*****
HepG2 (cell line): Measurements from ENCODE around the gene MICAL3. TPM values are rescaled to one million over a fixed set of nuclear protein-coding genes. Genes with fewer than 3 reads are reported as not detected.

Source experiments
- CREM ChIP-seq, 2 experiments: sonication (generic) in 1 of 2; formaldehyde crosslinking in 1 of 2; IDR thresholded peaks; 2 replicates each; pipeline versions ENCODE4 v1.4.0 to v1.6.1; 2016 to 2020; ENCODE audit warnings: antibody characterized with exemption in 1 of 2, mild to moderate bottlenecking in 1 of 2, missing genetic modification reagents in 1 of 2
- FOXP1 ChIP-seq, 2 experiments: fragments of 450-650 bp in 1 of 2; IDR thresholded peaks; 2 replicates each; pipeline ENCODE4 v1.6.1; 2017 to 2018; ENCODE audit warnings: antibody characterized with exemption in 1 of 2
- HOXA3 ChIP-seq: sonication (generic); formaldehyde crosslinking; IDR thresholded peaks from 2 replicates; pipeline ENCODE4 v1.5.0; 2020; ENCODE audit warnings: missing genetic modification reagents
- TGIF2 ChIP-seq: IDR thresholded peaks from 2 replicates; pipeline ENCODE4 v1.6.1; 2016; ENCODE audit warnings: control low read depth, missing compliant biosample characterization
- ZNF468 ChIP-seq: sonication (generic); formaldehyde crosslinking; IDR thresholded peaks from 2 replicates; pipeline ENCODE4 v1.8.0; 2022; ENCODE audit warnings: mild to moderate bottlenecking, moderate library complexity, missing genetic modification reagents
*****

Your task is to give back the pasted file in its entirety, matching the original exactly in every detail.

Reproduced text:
HepG2 (cell line): Measurements from ENCODE around the gene MICAL3. TPM values are rescaled to one million over a fixed set of nuclear protein-coding genes. Genes with fewer than 3 reads are reported as not detected.

Source experiments
- CREM ChIP-seq, 2 experiments: sonication (generic) in 1 of 2; formaldehyde crosslinking in 1 of 2; IDR thresholded peaks; 2 replicates each; pipeline versions ENCODE4 v1.4.0 to v1.6.1; 2016 to 2020; ENCODE audit warnings: antibody characterized with exemption in 1 of 2, mild to moderate bottlenecking in 1 of 2, missing genetic modification reagents in 1 of 2
- FOXP1 ChIP-seq, 2 experiments: fragments of 450-650 bp in 1 of 2; IDR thresholded peaks; 2 replicates each; pipeline ENCODE4 v1.6.1; 2017 to 2018; ENCODE audit warnings: antibody characterized with exemption in 1 of 2
- HOXA3 ChIP-seq: sonication (generic); formaldehyde crosslinking; IDR thresholded peaks from 2 replicates; pipeline ENCODE4 v1.5.0; 2020; ENCODE audit warnings: missing genetic modification reagents
- TGIF2 ChIP-seq: IDR thresholded peaks from 2 replicates; pipeline ENCODE4 v1.6.1; 2016; ENCODE audit warnings: control low read depth, missing compliant biosample characterization
- ZNF468 ChIP-seq: sonication (generic); formaldehyde crosslinking; IDR thresholded peaks from 2 replicates; pipeline ENCODE4 v1.8.0; 2022; ENCODE audit warnings: mild to moderate bottlenecking, moderate library complexity, missing genetic modification reagents